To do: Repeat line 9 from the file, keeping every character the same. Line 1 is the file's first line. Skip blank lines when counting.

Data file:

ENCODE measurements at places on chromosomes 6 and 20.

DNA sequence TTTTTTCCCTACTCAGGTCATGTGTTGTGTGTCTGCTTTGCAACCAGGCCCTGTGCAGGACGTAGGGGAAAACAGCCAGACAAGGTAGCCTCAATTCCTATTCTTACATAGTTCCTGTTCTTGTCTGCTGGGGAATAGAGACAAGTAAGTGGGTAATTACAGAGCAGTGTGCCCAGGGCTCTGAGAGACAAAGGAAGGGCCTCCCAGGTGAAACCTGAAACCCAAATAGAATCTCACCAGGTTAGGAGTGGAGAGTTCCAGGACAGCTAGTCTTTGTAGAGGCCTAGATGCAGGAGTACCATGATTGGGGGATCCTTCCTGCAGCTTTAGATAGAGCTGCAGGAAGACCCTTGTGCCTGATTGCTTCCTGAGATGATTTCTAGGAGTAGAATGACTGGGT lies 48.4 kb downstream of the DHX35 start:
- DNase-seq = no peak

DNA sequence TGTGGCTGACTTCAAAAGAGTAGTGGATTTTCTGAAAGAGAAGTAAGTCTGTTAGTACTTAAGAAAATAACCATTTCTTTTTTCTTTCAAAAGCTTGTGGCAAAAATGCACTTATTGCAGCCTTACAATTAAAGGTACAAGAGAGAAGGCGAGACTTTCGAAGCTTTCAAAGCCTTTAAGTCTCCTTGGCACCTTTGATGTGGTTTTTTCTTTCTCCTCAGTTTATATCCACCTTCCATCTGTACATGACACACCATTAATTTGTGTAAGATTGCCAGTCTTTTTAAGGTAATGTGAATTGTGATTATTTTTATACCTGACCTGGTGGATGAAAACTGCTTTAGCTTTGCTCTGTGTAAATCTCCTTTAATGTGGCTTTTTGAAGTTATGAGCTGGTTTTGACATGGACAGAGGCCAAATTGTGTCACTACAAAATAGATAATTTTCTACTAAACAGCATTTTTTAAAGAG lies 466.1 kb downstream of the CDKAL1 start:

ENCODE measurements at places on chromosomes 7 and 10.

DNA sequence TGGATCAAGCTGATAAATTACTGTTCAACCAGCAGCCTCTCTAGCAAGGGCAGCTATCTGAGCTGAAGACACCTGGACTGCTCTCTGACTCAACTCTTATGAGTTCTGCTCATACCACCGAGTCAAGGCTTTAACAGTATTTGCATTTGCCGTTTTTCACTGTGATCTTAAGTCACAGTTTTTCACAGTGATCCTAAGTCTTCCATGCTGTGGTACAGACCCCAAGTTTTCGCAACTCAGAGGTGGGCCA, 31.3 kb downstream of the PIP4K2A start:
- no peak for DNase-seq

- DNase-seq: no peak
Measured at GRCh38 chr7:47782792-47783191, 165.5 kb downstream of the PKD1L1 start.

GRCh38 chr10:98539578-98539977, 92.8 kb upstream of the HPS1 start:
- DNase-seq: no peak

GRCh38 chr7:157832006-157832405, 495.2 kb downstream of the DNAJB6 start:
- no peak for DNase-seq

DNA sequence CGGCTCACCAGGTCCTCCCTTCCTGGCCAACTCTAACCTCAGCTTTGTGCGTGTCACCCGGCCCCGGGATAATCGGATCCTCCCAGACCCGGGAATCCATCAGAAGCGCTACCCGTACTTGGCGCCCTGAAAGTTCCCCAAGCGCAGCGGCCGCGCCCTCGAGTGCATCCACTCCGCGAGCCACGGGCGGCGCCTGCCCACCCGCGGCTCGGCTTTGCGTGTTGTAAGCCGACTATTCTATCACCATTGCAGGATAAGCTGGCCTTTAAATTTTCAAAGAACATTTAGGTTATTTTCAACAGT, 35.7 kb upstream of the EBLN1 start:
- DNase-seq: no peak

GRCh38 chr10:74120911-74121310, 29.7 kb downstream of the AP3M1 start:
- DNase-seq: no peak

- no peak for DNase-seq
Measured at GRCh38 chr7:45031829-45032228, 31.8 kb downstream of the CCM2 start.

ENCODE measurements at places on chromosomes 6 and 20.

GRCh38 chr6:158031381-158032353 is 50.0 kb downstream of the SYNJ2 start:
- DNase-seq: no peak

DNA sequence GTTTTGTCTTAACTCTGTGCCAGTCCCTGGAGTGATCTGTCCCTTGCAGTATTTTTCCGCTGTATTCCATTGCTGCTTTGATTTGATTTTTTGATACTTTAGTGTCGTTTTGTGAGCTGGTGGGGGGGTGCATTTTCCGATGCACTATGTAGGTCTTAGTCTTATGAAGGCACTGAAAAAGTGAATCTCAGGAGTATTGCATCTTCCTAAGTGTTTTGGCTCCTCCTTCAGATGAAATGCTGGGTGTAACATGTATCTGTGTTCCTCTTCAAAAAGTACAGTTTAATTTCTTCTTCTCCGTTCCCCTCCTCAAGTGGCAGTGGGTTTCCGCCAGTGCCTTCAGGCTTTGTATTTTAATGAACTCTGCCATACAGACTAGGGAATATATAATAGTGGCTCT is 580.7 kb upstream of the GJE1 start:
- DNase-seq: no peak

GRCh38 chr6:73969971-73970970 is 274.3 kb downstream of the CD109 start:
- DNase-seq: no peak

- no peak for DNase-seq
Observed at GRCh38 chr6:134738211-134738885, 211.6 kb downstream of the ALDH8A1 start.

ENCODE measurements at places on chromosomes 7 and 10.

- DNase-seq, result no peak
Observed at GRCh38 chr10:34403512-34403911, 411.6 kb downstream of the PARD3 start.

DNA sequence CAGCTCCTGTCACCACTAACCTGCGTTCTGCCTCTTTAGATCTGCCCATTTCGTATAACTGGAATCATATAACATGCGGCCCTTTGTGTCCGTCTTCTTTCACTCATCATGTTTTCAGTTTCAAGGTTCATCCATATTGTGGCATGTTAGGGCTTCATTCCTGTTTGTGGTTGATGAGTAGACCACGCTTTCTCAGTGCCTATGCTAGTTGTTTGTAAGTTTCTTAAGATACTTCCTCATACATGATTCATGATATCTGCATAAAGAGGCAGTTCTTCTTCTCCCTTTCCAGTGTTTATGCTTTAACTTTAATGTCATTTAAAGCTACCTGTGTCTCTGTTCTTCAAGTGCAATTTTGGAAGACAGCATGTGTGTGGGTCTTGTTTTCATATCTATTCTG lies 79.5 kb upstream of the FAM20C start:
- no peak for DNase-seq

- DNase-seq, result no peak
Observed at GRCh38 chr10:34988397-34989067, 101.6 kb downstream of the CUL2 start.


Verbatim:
Measured at GRCh38 chr7:47782792-47783191, 165.5 kb downstream of the PKD1L1 start.